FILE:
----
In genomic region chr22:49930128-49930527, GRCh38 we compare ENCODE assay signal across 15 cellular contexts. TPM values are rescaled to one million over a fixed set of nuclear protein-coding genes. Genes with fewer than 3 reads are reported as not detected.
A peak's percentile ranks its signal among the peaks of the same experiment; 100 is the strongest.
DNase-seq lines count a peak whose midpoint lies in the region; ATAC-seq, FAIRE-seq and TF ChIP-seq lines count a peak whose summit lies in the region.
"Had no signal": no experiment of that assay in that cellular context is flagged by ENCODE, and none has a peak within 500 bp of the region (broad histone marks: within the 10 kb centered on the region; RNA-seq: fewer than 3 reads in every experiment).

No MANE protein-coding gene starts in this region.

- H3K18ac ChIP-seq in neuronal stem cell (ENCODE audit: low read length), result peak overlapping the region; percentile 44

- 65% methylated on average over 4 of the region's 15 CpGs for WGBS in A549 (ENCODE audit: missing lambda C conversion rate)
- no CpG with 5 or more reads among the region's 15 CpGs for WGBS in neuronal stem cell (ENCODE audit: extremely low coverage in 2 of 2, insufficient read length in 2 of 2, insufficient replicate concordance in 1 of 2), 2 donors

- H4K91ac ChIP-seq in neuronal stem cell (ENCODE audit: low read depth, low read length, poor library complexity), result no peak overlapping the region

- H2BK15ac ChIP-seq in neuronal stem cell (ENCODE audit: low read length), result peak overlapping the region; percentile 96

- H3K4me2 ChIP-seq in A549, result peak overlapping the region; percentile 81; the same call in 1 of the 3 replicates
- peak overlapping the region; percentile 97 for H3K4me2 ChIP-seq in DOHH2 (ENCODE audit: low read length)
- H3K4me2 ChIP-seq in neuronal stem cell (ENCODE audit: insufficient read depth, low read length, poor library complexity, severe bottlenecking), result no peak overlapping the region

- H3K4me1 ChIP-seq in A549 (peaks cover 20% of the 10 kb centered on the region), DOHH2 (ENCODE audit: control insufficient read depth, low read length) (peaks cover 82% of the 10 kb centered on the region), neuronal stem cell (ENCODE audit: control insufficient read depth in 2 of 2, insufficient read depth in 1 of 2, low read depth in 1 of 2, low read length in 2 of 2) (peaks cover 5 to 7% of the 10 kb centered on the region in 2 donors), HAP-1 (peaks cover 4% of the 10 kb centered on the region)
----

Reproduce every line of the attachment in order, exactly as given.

In genomic region chr22:49930128-49930527, GRCh38 we compare ENCODE assay signal across 15 cellular contexts. TPM values are rescaled to one million over a fixed set of nuclear protein-coding genes. Genes with fewer than 3 reads are reported as not detected.
A peak's percentile ranks its signal among the peaks of the same experiment; 100 is the strongest.
DNase-seq lines count a peak whose midpoint lies in the region; ATAC-seq, FAIRE-seq and TF ChIP-seq lines count a peak whose summit lies in the region.
"Had no signal": no experiment of that assay in that cellular context is flagged by ENCODE, and none has a peak within 500 bp of the region (broad histone marks: within the 10 kb centered on the region; RNA-seq: fewer than 3 reads in every experiment).

No MANE protein-coding gene starts in this region.

- H3K18ac ChIP-seq in neuronal stem cell (ENCODE audit: low read length), result peak overlapping the region; percentile 44

- 65% methylated on average over 4 of the region's 15 CpGs for WGBS in A549 (ENCODE audit: missing lambda C conversion rate)
- no CpG with 5 or more reads among the region's 15 CpGs for WGBS in neuronal stem cell (ENCODE audit: extremely low coverage in 2 of 2, insufficient read length in 2 of 2, insufficient replicate concordance in 1 of 2), 2 donors

- H4K91ac ChIP-seq in neuronal stem cell (ENCODE audit: low read depth, low read length, poor library complexity), result no peak overlapping the region

- H2BK15ac ChIP-seq in neuronal stem cell (ENCODE audit: low read length), result peak overlapping the region; percentile 96

- H3K4me2 ChIP-seq in A549, result peak overlapping the region; percentile 81; the same call in 1 of the 3 replicates
- peak overlapping the region; percentile 97 for H3K4me2 ChIP-seq in DOHH2 (ENCODE audit: low read length)
- H3K4me2 ChIP-seq in neuronal stem cell (ENCODE audit: insufficient read depth, low read length, poor library complexity, severe bottlenecking), result no peak overlapping the region

- H3K4me1 ChIP-seq in A549 (peaks cover 20% of the 10 kb centered on the region), DOHH2 (ENCODE audit: control insufficient read depth, low read length) (peaks cover 82% of the 10 kb centered on the region), neuronal stem cell (ENCODE audit: control insufficient read depth in 2 of 2, insufficient read depth in 1 of 2, low read depth in 1 of 2, low read length in 2 of 2) (peaks cover 5 to 7% of the 10 kb centered on the region in 2 donors), HAP-1 (peaks cover 4% of the 10 kb centered on the region)